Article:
Nation & World News

NYT: NSA Can Exploit Mobile Apps For Information

By Eyder Peralta on January 27th, 2014

The National Security Agency, along with its British counterpart, the GCHQ, can exploit sometimes very personal data that leaks from popular phone apps.

That’s according to The New York Times, which is basing its reporting on secret British documents obtained by former NSA contractor Edward Snowden.

According to the Times, the NSA and GCHQ have “traded recipes for grabbing location and planning data when a target uses Google Maps, and for vacuuming up address books, buddy lists, phone logs and the geographic data embedded in photos when someone sends a post to the mobile versions of Facebook, Flickr, LinkedIn, Twitter and other services.”

Not only that but the agencies can also scoop up data as it moves across the stream. When one person updated the Android software on their phone, for example, the agencies captured “nearly 500 lines of data about the phone’s history and use onto the network.”

As Times puts it, this kind of data is normally used by mobile ad companies to create detailed profiles of phone users. From this data, the ad companies are able to discern where people travel, “what apps and websites they open” and might be able to “triangulate web shopping data and browsing history to guess whether someone is wealthy or has children, for example.”

It’s important to note that the Times piece talks about capabilities, not necessarily what the NSA and GCHQ are doing. While it’s clear the spy agencies are scooping up data, it’s unclear the extent or how much of it is coming from Americans.

Copyright 2014 NPR. To see more, visit http://www.npr.org/.

This entry was posted in News from NPR. Bookmark the permalink.

Comments are closed.

 

More Stories in News from NPR

Pope Francis opens the morning session of a two-week synod on family issues at the Vatican, on Saturday.

Vatican Bishops Scrap Opening To Gays, Divorced Members

Earlier this week an interim summary of the synod on family issues included conciliatory language on gays and on the taking of holy communion for divorced church members.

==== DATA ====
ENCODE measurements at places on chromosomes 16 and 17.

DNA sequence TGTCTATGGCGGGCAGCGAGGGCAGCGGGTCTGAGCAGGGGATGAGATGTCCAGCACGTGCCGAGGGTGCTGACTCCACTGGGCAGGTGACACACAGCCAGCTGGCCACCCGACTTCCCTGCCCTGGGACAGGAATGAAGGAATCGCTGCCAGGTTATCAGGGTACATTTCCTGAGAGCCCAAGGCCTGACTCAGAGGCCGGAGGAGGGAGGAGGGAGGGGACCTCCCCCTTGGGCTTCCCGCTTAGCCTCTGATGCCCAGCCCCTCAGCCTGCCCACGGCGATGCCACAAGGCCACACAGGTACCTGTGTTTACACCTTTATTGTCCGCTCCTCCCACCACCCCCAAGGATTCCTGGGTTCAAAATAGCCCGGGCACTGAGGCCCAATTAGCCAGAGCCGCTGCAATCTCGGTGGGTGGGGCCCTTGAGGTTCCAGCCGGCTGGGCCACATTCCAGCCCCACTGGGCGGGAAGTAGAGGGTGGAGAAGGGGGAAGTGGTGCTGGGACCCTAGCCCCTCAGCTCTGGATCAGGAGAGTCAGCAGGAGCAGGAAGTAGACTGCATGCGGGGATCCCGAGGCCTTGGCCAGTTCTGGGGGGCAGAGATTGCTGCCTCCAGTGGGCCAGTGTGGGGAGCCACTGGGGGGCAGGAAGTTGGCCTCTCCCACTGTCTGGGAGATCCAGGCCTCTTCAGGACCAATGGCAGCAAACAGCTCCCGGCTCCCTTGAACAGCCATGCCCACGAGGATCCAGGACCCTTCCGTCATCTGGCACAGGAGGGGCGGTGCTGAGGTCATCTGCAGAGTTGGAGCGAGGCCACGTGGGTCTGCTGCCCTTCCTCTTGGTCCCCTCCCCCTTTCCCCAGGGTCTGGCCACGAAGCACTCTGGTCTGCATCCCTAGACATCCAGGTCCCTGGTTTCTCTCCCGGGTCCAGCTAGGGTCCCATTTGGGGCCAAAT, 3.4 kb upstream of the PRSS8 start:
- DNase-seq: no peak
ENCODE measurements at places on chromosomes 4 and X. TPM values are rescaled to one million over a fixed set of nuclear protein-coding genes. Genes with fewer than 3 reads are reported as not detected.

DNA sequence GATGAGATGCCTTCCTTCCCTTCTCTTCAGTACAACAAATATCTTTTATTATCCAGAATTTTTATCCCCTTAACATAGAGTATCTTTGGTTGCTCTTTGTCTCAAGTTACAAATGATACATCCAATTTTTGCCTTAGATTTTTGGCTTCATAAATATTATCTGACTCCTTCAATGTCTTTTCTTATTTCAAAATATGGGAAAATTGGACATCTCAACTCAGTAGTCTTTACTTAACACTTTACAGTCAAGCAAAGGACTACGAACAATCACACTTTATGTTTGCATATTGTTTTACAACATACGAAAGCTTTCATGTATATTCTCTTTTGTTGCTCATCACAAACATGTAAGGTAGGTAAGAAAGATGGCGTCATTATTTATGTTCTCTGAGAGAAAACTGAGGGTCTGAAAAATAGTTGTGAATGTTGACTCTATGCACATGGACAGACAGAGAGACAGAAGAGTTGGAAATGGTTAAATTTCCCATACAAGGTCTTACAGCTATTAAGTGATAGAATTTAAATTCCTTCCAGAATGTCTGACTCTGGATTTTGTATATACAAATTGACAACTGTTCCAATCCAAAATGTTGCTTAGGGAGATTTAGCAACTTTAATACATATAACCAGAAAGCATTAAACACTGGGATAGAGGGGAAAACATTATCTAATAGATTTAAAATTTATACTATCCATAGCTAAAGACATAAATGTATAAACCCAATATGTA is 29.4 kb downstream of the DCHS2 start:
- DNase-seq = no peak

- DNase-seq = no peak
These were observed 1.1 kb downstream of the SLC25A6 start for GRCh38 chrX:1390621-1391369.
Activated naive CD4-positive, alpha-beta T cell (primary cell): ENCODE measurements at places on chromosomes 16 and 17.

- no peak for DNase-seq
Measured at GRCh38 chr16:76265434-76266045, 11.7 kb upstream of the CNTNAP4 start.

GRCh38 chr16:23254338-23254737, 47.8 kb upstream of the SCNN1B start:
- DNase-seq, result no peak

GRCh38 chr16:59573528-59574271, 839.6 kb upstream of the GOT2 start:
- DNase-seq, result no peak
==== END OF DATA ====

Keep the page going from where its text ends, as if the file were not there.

An artist's rendering of the flyby with Mars orbiters taking cover. Note that the image says "spacecraft not to scale."

Mars Probes Give Scientists Box Seats For Rare Comet Flyby

A “mountain-sized” comet known as Siding Spring will pass very close to the red planet, where orbiters from the U.S., Europe and India, hope to get close – but not too close — to the action.


Pro-democracy protesters set up new barricades after riot police retreated from a main road at Mong Kok shopping district in Hong Kong early Saturday.

Hong Kong Activists Clash With Police, Retake Protest Site

Pro-democracy protesters have replaced barricades in the congested Mong Kong district of the city hours after authorities dismantled the obstacles.


People stand on the island's south shore to feel the winds from approaching Hurricane Gonzalo, in Astwood Park, Bermuda on Friday. The storm has knocked out power to half of the residents of the British island territory.

Hurricane Gonzalo Hits Bermuda; Ana To Skirt Past Hawaii

In the British island territory, Gonzalo has wiped out power to roughly half of the island’s 70,000 inhabitants.


The Supreme Court early Saturday declined to block a Texas Voter ID law for the November election.

Supreme Court Lets Texas Enforce Voter ID Law For Nov. Election

With three justices dissenting, the high court’s ruling effectively blocks a lower federal court decision declaring the law restrictive and unconstitutional.


Thank you for your support

WUFT depends on the support of our community — people like you — to help us continue to provide quality programming to North Central Florida.
Become a Sustainer
I want to support FM 89.1/NPR
I want to support Florida's 5/PBS
Donate a Vehicle
Day Sponsorship Payments
Underwriting Payments